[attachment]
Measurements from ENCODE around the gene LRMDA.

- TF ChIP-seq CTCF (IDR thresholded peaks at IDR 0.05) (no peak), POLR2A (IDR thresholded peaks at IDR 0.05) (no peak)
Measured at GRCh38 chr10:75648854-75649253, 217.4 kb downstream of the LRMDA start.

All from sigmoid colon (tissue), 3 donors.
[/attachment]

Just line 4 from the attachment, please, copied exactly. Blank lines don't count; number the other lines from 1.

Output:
All from sigmoid colon (tissue), 3 donors.